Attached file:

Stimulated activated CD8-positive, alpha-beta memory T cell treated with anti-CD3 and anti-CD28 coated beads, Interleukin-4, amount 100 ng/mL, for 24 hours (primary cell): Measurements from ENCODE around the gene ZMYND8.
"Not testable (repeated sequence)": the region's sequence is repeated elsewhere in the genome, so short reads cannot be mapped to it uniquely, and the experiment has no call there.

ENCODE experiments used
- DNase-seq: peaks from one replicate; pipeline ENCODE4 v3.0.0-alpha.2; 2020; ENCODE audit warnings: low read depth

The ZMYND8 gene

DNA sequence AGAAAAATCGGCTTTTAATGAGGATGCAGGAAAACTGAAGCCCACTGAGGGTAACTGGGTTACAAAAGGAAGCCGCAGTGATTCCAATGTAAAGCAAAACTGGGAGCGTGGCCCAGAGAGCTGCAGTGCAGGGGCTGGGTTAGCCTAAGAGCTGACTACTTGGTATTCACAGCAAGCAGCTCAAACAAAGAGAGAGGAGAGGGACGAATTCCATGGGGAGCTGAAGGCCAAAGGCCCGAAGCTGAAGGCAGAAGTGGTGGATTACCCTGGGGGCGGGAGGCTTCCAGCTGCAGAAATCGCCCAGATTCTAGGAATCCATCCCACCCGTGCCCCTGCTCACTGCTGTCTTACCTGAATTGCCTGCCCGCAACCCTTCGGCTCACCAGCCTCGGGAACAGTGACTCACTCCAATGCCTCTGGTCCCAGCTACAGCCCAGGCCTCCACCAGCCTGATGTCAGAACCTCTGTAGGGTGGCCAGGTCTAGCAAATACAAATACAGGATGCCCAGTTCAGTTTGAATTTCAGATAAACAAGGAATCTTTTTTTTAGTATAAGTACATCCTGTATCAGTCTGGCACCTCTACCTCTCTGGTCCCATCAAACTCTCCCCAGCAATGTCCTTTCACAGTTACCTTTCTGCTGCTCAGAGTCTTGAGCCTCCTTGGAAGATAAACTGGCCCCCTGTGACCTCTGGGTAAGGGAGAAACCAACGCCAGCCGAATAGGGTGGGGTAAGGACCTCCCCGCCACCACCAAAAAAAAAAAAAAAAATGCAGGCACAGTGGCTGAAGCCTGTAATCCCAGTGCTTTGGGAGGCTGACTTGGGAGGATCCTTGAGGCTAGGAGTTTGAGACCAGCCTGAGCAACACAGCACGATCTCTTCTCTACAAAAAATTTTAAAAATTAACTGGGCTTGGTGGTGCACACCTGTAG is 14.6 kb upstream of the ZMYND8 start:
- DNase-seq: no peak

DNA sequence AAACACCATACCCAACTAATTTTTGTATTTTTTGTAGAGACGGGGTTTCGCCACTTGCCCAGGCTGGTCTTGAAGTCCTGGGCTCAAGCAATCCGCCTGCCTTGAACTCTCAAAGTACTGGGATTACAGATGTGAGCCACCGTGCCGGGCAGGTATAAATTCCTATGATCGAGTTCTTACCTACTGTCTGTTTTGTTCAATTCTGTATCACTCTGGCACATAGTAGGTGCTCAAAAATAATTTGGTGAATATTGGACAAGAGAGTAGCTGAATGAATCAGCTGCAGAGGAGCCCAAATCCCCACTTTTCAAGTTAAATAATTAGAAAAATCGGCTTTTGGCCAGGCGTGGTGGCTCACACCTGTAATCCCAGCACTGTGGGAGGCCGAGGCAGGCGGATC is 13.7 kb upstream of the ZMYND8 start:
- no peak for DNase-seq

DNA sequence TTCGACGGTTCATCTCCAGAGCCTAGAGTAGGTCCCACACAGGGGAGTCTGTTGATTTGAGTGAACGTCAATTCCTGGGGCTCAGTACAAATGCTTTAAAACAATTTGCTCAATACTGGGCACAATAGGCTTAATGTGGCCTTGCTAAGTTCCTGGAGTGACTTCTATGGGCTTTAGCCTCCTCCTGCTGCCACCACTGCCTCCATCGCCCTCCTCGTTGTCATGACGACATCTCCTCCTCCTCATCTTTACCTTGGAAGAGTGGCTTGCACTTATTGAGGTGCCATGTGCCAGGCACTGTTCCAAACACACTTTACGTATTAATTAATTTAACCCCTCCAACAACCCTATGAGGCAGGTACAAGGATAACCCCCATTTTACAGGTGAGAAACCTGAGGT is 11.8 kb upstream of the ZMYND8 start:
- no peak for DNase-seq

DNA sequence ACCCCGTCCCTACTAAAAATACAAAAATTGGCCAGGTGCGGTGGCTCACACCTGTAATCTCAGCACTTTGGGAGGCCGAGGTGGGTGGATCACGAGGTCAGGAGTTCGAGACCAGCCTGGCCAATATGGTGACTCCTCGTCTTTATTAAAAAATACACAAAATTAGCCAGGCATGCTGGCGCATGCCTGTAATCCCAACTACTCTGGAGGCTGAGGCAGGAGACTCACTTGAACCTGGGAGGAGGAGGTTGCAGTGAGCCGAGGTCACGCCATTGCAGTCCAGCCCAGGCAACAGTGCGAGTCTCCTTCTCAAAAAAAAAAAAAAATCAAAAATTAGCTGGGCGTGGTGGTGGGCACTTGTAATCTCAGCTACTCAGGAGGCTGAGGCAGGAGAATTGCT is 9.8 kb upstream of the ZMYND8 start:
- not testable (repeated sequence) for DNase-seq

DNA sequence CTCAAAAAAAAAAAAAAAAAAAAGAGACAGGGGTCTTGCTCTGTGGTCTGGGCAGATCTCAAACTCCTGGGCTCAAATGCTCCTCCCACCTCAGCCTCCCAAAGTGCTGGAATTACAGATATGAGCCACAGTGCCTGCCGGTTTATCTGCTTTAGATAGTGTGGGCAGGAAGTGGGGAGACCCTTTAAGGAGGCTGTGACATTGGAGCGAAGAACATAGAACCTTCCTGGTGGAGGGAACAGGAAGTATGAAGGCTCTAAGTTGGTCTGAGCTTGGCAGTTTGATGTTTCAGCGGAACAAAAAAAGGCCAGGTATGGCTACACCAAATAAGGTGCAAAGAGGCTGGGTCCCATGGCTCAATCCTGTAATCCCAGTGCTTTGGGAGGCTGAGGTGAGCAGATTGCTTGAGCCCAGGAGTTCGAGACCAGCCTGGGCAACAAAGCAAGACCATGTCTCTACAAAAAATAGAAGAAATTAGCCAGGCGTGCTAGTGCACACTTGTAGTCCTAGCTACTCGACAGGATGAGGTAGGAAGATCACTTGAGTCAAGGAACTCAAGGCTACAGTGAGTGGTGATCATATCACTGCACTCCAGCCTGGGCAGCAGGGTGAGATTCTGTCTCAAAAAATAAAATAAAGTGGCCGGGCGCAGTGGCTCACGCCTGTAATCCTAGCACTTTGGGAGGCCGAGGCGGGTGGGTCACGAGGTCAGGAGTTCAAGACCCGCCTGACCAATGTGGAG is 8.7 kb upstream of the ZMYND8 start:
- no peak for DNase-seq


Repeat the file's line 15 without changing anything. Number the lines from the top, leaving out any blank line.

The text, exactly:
- no peak for DNase-seq